2010 Primos Truthcam 35 Camera Review - June 04, 2010 Back to Main Review Page

2010 Primos TruthCam 35


June 22,2010
Filter Clunk Update:

Because of the reports from the field the management at Primos has been hard at work with their supplier to correct the filter clunk issue on their cameras. They have sold a few 60 and 35 series cameras that have this problem. I did not find it that offensive like the clunk that we had with the Stealth 540. At least I did not hit the ditch and cover up when it went off. For those who are going to order now they say that the supply should now be the upgraded cams with out the clunk. They have not mentioned if they have a plan to do any kind of a exchange or upgrade to those who have already purchased and would want a change.



2010 Primos TruthCam 35 3MP 35 count Red Flash Camera Review

We've had  these cameras for a long time during the prerelease period and we ran all of them through their paces and noted all deficiencies. These notes were taken back to the factory and corrections made. This is a thirty five count red flash three mega pixel camera that lists for under a hundred dollars. It will do video and record pictures. It has delay settings of 10 seconds, 1 minute, and 30 minutes. Stack those specs up against that Cudde IR and see which one shines the best. 

This cam is the low end of a set of four different models. I really like cameras that are anywhere between 1.3 and 3.1 MP. They don’t fill up the old hard drive and I can E mail a bunch of them at a time. It comes in a satin black non reflective case and is only 9 inches tall. This not exactly a mini cam with its 7 inch width but will still hide very well on the tree just fine. This is described as being a three MP camera but it switches to 1.3 for the night IR shots like the Predator cams. The array is under a little roof at the top front with the status lamps and PIR just below. A small LCD window is in the door just below the motion sensor. SD card and external battery ports are at the bottom of the cam. Strap slots and tree grabbers are on the back and mounting inserts for the optional angle bracket.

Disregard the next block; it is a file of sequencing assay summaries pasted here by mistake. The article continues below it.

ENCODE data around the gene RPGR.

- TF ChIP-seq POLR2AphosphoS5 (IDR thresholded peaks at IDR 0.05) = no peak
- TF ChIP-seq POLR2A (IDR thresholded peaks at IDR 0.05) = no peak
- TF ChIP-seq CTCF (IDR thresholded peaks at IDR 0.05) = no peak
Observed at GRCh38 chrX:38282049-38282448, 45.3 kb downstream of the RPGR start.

Undo the latch and open the door you will see the battery tubes left and right for the four D cells and centered is a small LCD and a set of switches to enter date and to turn the camera on and off. Above that is five slide switches to control function. The first is the off/photo/video switch that is labeled status. The next is to select the video length of 10/30/60 seconds. The delay switch is next with three settings of 10 seconds, 1 minute, and 30 minutes. The Multi shot (burst) switch with settings available at 1, 3, and 5 pictures per trigger. Last is the sensitivity of the PIR that can be adjusted from high through normal to low. 

A quick look at the pictures showed they were very good day and fair night quality. I will hold a little on the night pictures until we go to the hill for sample pictures but the color day pictures were very good for this priced camera. Slipping back to the shop and the trigger time table and found that most of my tests were less than 1.5 seconds unofficial. This is a little butt kicker if the rest of the evaluations don’t fall apart. 

No internal memory or TV out/USB ports so all images will have to be taken care of by removing the card and taking it to an external device to read. Most people do this anyway. The documentation was lacking the specification chart and other than that worked ok for the data I needed. If this is their bottom of the line then the “Truth X” will give the higher valued manufacturers a fit when that gets reviewed shortly.